Reduce Liability by Properly Classifying Independent Contractors
Throughout the Art of War, Master Tzu often instructs that the leader must depend on the quality of the army in order to wage war. In business, the CEO must create a team that will execute the business’ tasks on the path to success. An old adage of entrepreneurship is to “only do what you do, outsource everything else.” Thus, one of the key aspects of business success is having the right people on your team.
Organizing Your Team
Essentially, there are two ways to obtain personnel: first, you can obtain the services of independent contractors; or two, you can hire employees. Often, new businesses retain the services of independent contractors, though more states and the federal government are taking a closer look at independent contractors because of the drastic differences in both taxes and legal regulation. What steps can you take to ensure your team is properly created?
The on-demand economy has created an entirely new class of workers for whom the traditional independent contractor versus employee classification is not as clear. Presently, lawsuits have been filed by delivery drivers against GrubHub and DoorDash; and, similar actions are pending by drivers against Uber and Lyft. At the core of all these lawsuits is whether or not the drivers are properly classified as employees even though the companies explicitly identify them as independent contractors.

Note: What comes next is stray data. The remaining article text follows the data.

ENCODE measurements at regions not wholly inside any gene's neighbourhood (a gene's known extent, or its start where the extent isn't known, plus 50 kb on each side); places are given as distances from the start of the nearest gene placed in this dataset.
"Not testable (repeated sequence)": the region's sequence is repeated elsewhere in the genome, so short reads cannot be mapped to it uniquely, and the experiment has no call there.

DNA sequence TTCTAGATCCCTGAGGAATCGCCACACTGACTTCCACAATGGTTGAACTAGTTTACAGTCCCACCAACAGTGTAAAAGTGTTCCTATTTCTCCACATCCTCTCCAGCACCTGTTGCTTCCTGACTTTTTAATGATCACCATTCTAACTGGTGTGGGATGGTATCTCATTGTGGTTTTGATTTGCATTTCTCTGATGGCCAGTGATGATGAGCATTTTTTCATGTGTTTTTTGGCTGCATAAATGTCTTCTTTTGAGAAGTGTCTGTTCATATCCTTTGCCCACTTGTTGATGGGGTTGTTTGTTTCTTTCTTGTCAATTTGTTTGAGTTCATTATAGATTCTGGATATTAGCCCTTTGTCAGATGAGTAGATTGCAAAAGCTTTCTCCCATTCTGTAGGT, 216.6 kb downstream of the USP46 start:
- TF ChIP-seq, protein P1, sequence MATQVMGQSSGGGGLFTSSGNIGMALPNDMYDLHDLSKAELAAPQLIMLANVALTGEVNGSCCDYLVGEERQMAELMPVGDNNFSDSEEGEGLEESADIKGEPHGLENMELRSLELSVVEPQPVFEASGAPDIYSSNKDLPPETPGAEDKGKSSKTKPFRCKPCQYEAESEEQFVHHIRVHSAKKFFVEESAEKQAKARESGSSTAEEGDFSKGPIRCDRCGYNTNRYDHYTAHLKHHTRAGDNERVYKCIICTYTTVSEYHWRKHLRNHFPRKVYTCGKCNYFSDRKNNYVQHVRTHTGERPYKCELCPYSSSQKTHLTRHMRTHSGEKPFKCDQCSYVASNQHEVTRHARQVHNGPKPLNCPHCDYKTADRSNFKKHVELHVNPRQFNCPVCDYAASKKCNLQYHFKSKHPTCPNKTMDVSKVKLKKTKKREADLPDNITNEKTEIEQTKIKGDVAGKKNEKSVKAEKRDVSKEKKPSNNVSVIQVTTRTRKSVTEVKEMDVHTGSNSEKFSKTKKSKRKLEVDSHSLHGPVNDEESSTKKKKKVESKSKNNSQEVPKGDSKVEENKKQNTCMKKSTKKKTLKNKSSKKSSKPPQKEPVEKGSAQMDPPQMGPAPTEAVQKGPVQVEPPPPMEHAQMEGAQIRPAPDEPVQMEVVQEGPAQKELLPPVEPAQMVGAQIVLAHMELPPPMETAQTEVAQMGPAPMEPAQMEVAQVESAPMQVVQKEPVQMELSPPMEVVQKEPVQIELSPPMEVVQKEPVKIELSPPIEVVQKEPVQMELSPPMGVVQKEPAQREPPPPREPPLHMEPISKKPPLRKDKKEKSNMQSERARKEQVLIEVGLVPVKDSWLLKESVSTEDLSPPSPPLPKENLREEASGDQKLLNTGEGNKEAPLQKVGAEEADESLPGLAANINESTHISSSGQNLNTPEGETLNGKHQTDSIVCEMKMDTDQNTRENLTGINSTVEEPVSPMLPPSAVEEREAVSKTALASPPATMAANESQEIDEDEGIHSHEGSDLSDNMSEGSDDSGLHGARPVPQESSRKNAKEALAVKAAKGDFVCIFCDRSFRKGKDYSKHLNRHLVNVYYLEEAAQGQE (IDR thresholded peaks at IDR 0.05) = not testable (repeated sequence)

Florida, Independent Contractors, and Right of Control Test
In Florida, an independent contractor is typically determined through the “right of control” test. Basically, the more control exercised over an independent contractor’s work, the less likely that the contractor will be treated as “independent.” If an independent contractor is found not to be “independent,” then the person will instead be considered an employee of the business.
Below are different factors that a court uses to evaluate a person’s actual status under an independent contractor agreement.
- The employer’s extent of control over the details of the work;
- If the contractor is employed in a distinct occupation or business;
- If the type of work involved is completed under and employer’s direction or by a specialist that does not need supervision;
- The skills required for the occupation;
- If the employer supplies the instrumentalities, tools, and location of work;
- The length of the employment; and,
- If the work is part of the employer’s regular business.
These factors are all part of the analysis and the existence of all of them, or none of them, will not necessarily lead to a finding of employee over independent contractor.
Protect Your Business
As you are assembling your team, Yolofsky Law can help you to determine the proper relationship with your new worker. Contact us online for a consultation, or contact our Miami law office at 305-702-8250.